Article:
More in line with the popular "folk" theme was a steel-hulled, sailing auxiliary out of the New York Yacht Club rumored to be in the bootlegging employ of one Samuel T. Shaw, a wealthy New York arts patron and manager of the Grand Union Hotel.

But mostly it was the S.S. Ballymena a Miami – Nassau tramp-packet that was notorious for bumping booked and boarded black passengers in favor of late arriving whites. The "paint it black" was supposedly a reference to 1920s Bahamian Garveyism's short-lived plans for a competing "Black Star Line" Miami – Nassau service.


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Subject: RE: Lyr Req: Bally Mena (from Harry Belafonte)
From: GUEST,Phil d'Conch
Date: 16 May 16 - 10:24 PM

"Or perhaps it was that stirring piece, whose tune by some strange freak of chance has wandered to those far-off islands from the streets of Paris, and whose rhythm sets the feet to tapping and the body to swaying, while along the wharves basses and tenors take up the refrain:

Ballymena, Ballymena,
Ballymena's in de harbor,
Ballymena, Ballymena,
Oh she's hove to in de harbour.
Dey take Ballymena, put her on de dock,
An' dey paint Ballymena black.
Dey took Ballymena, hauled her on de dock,
An' dey paint Ballymena bl-aa-ck!

[Heilner, Van Campen, Adventures in Angling: A Book of Salt Water Fishing, (Cincinnati: Stewart Kidd Co., 1922, pp.227-228)]


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Subject: RE: Lyr Req: Bally Mena (from Harry Belafonte)
From: GUEST,Phil d'Conch
Date: 16 May 16 - 10:27 PM

"The next boat to sail for the Islands was the decrepit Ballymena, the inspiration for the old native song:

Ballymena, Ballymena in de ha'ba'
Ballymena, Ballymena, Ballymena
        in de harbour,
Dey put Ballymena on de dock
An' paint Ballymena black, black, black.

Besides me there were five white men and a white woman with a baby aboard; the rest were all native blacks. The little craft was so chockablock with cargo that the erstwhile bunks and bathroom were loaded with everything imaginable. The rain came down in torrents and for three hours I stood – there was not even a place to sit. I could only hope the rain would cease for a while at least, so I could get about and hunt for a chair of some sort.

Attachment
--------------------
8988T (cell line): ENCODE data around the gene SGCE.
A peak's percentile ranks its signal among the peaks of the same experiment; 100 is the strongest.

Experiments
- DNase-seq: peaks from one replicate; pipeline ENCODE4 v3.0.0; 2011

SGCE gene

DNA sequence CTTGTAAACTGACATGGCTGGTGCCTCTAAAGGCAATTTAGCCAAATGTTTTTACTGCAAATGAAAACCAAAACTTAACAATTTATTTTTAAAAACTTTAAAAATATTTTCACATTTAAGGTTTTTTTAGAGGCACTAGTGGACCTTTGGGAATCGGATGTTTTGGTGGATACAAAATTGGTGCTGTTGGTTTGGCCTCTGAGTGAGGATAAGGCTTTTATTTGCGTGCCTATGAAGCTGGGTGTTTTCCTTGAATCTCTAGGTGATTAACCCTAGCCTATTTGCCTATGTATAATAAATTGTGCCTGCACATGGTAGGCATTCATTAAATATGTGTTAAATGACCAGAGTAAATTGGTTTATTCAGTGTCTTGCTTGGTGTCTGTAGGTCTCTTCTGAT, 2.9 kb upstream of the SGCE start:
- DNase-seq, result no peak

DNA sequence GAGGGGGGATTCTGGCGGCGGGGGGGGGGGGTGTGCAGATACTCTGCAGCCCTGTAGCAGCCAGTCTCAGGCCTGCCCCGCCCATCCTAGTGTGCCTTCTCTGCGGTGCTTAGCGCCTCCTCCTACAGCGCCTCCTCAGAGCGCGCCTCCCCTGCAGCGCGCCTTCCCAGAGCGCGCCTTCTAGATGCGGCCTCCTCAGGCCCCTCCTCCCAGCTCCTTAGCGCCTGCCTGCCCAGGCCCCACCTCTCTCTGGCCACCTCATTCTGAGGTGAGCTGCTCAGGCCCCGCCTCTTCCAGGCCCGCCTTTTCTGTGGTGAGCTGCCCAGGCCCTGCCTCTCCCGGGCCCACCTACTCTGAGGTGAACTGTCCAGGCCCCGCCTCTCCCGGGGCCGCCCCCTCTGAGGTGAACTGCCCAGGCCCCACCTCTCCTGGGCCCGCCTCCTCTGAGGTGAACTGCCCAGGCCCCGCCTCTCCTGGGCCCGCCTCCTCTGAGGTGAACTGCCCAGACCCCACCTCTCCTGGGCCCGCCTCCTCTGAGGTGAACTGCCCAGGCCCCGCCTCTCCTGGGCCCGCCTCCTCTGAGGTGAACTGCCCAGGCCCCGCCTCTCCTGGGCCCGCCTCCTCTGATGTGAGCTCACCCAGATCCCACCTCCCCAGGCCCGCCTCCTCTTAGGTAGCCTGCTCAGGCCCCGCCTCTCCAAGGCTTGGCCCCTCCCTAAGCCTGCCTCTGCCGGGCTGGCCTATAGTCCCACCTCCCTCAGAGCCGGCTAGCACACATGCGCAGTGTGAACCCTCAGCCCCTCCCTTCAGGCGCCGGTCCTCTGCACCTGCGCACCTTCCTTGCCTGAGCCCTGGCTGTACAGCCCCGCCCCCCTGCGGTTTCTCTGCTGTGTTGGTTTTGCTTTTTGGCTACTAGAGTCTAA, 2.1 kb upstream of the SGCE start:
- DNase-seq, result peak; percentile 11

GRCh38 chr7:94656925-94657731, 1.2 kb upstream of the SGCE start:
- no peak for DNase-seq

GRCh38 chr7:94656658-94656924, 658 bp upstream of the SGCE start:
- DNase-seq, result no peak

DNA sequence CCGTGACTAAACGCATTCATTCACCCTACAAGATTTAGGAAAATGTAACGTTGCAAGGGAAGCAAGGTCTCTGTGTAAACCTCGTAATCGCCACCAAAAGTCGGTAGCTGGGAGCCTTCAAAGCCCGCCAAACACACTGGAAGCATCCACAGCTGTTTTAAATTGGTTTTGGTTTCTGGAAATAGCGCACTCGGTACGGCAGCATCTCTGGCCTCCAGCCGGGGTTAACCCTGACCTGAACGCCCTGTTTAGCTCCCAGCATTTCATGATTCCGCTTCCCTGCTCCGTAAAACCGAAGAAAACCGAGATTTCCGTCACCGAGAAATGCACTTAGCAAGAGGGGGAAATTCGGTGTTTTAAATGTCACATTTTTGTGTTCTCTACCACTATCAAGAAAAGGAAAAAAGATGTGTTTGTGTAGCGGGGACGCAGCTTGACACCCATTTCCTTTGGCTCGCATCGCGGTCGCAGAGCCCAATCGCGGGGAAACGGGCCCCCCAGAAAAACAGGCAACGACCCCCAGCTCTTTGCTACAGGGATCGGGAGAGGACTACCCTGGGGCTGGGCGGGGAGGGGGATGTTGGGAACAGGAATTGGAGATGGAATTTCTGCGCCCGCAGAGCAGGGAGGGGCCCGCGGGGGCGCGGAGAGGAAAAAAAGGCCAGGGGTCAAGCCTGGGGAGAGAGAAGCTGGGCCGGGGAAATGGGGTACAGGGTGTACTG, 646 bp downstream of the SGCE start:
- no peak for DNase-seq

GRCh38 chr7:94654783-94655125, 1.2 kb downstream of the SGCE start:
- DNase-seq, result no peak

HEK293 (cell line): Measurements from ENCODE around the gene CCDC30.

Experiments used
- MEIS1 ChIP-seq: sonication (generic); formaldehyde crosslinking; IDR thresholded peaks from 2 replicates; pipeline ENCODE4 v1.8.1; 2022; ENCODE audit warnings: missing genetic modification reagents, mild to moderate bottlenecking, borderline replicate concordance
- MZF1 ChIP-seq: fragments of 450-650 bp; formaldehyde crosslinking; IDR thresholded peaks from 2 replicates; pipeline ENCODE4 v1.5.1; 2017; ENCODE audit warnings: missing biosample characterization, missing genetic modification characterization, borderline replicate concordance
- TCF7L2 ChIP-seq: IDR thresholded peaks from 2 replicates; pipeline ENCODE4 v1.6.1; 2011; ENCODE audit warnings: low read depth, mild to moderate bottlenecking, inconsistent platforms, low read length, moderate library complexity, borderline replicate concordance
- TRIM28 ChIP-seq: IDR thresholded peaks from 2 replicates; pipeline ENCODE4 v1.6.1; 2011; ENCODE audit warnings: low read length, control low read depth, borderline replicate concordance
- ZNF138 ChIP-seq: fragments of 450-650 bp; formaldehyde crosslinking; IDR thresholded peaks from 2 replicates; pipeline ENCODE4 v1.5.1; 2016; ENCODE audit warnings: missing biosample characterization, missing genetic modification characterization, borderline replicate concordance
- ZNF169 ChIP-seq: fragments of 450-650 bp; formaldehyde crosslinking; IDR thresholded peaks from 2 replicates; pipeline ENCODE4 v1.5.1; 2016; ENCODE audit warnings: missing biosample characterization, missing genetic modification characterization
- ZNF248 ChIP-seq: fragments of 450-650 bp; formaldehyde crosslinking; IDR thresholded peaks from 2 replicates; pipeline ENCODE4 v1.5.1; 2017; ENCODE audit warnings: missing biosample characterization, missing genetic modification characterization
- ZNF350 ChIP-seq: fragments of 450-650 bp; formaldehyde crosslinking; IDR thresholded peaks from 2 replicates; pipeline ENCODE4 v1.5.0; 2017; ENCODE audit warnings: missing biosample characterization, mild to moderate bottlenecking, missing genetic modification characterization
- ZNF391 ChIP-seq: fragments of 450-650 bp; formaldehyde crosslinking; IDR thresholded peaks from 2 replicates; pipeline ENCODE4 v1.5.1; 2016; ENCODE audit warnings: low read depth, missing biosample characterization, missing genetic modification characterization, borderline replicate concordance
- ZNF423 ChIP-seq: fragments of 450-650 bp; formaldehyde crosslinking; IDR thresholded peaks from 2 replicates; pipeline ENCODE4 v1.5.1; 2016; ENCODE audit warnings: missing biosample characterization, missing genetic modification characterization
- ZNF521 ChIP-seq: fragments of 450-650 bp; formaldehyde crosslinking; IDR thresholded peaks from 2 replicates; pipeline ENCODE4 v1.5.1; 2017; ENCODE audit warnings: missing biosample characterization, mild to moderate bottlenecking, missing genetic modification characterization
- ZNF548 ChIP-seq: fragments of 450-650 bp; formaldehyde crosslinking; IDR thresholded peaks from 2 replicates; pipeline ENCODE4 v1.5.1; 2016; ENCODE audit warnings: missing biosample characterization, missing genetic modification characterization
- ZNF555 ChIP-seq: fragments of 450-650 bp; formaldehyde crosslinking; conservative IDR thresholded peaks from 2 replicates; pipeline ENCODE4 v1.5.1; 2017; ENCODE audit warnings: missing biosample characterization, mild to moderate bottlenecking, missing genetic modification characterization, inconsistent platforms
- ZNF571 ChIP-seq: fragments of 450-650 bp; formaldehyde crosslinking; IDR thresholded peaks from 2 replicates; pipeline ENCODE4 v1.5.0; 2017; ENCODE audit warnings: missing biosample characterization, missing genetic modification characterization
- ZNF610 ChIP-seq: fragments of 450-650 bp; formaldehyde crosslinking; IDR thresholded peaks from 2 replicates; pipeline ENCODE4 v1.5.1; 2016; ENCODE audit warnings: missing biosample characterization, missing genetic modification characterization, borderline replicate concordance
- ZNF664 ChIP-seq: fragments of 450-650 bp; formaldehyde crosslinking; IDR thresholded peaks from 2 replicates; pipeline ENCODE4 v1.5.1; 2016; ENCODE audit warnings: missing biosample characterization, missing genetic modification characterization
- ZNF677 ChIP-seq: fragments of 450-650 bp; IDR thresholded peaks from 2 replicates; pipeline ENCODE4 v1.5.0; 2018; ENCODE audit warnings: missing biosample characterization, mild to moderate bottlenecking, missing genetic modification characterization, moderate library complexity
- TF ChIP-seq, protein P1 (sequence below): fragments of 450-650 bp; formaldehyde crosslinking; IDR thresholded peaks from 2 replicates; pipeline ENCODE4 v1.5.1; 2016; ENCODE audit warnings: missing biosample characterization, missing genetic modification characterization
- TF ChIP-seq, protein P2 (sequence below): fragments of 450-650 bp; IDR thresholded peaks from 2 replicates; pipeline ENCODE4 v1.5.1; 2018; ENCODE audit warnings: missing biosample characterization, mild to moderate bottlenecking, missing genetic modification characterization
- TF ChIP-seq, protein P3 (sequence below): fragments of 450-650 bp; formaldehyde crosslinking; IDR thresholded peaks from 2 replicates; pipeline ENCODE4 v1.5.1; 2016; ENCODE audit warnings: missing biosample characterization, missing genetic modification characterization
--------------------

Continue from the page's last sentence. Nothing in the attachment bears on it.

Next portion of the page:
One six-foot-tall white man was an extremely poor sailor. He seemed to have chartered one of the two cots in the main cabin or lounge. The woman with the baby had the other. Another man lay on the floor and the rest of us huddled wherever we could. Finally the Captain found a chair for me and a piece of tarpaulin to cover me as the top canvas leaked and I was drenched. When we reached the middle of the Gulf Stream the sea became more treacherous. It was marvlous how that little old Ballymena kept afloat at all.

After two days and two nights of this miserable sailing – on a trip that usually took about twenty hours at most – we finally limped into Nassau. The rain showed no sign of ceasing. We had come through the tail end of a hurricane."
(1923)


[Lythgoe, Gertrude C., The Bahama Queen (New York: Exposition Press, 1964, p.98)]


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Subject: RE: Lyr Req: Bally Mena (from Harry Belafonte)
From: GUEST,Phil d'Conch
Date: 17 May 16 - 12:06 PM

Ballymena

Ballymena, Ballymena, Ballymena in the harbor,
Ballymena, Ballymena, Ballymena in the harbor.
Bring the Ballymena to the dock and paint the Ballymena black.

[The Island Song Book: Foreword by John and Evelyn McCutcheon, Privately Printed at The Chicago Tribune Tower, Jan. 15, 1927, p.13]

Note: First appearance with music. Arranged by Charles Atkinson, an in-law of the Shaws and the family banjoist.


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Subject: RE: Lyr Req: Bally Mena (from Harry Belafonte)
From: GUEST,Phil d'Conch
Date: 17 May 16 - 12:18 PM

27. Bellamina

Round dance (AAFS 432 B)
Performed by Nassau string band
Recorded at the Lucerne Hotel in Nassau, Bahamas, in July 1935
Previously unreleased

"In autobiography Dust Tracks on a Road Zora Neale Hurston recalls hearing this song on her first visit to Nassau in 1929:

I loved the place the moment I landed. Then, that first night as I lay in bed, listening to the rustle of a coconut palm just outside my window, a song accompanied by string and drum broke out in full harmony. I got up and peeped out and saw four young men and they were singing "Bellamena," led by Ned Isaacs. I did not know him then, but I met him the next day. The song has a beautiful air, and the oddest rhythm. I found out later that it was a song about a rum-running boat that had been gleaming white, but after it had been captured by the United States Coast Guard and released, it was painted black for obvious reasons.

That was my welcome to Nassau, and it was a beautiful one. The next day I got an idea of what prolific song-makers the Bahamans are. With that West African accent grafted on English of the uneducated Bahaman, I was told, "You do anything, we put you in sing." I walked carefully to keep out of "sing."